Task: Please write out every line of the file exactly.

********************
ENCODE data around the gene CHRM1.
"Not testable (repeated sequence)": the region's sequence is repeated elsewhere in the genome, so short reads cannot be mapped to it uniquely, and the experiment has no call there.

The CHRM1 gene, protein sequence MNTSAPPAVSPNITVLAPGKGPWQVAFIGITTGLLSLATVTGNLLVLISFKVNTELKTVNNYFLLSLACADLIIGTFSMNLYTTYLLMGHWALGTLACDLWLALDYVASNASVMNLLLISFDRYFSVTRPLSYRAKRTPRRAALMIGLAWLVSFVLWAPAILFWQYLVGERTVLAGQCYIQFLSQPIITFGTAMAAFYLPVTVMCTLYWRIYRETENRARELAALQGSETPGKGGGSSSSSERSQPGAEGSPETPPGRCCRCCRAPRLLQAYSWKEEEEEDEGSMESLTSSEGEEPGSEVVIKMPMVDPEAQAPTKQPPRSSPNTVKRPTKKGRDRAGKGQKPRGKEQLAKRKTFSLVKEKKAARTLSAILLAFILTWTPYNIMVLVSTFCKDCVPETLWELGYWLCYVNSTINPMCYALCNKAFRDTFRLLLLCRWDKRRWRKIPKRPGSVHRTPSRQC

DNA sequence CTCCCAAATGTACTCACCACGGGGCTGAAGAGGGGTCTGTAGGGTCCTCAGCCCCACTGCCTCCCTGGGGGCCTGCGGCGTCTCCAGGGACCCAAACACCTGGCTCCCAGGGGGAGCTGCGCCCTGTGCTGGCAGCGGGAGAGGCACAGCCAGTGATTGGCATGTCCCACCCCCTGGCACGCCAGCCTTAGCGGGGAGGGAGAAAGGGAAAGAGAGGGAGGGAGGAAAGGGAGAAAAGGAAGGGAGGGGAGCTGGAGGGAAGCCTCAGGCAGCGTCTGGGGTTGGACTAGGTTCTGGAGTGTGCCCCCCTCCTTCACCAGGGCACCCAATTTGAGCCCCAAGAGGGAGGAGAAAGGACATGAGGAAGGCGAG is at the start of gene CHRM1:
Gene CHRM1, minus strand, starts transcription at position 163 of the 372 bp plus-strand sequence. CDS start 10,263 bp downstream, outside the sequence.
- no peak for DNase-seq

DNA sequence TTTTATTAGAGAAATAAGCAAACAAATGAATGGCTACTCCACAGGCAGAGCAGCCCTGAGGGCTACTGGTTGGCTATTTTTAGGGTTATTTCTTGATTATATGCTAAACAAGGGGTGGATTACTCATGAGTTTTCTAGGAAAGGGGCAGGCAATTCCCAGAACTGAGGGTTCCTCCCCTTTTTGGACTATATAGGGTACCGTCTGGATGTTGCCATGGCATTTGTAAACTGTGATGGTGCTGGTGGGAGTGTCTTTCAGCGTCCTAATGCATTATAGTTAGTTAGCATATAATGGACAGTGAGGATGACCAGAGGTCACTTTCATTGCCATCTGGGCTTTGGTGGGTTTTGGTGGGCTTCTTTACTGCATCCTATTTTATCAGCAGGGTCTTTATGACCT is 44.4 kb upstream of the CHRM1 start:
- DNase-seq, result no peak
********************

ENCODE data around the gene CHRM1.
"Not testable (repeated sequence)": the region's sequence is repeated elsewhere in the genome, so short reads cannot be mapped to it uniquely, and the experiment has no call there.

The CHRM1 gene, protein sequence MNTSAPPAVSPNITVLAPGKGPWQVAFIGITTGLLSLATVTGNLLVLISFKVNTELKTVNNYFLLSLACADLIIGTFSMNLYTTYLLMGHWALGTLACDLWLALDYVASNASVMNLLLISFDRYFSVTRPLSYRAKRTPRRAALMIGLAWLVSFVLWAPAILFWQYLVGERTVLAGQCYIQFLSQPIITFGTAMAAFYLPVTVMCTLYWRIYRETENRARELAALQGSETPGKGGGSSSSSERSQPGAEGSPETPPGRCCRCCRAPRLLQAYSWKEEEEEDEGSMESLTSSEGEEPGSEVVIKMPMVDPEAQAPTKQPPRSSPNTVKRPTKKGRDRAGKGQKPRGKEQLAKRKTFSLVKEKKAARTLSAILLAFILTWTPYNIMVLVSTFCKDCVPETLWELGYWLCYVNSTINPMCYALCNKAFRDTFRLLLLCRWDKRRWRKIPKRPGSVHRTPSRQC

DNA sequence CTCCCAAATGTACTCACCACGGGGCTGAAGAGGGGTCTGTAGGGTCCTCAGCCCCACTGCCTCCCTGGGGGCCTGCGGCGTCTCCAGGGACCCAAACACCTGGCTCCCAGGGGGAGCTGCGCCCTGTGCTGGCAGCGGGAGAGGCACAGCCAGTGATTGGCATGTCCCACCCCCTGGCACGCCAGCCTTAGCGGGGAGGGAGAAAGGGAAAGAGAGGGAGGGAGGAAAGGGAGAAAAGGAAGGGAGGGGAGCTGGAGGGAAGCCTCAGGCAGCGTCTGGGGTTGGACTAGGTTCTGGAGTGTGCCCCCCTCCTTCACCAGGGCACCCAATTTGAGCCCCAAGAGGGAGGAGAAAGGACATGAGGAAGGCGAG is at the start of gene CHRM1:
Gene CHRM1, minus strand, starts transcription at position 163 of the 372 bp plus-strand sequence. CDS start 10,263 bp downstream, outside the sequence.
- no peak for DNase-seq

DNA sequence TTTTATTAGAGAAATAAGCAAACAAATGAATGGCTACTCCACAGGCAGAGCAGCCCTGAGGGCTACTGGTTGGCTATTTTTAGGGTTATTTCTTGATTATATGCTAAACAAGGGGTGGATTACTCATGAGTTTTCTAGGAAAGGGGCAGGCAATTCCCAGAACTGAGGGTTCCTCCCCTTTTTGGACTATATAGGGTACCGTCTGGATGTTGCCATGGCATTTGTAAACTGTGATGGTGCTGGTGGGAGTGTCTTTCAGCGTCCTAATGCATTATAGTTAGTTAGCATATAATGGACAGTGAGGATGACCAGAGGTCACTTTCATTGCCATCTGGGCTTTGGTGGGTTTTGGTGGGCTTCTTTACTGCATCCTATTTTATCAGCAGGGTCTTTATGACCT is 44.4 kb upstream of the CHRM1 start:
- DNase-seq, result no peak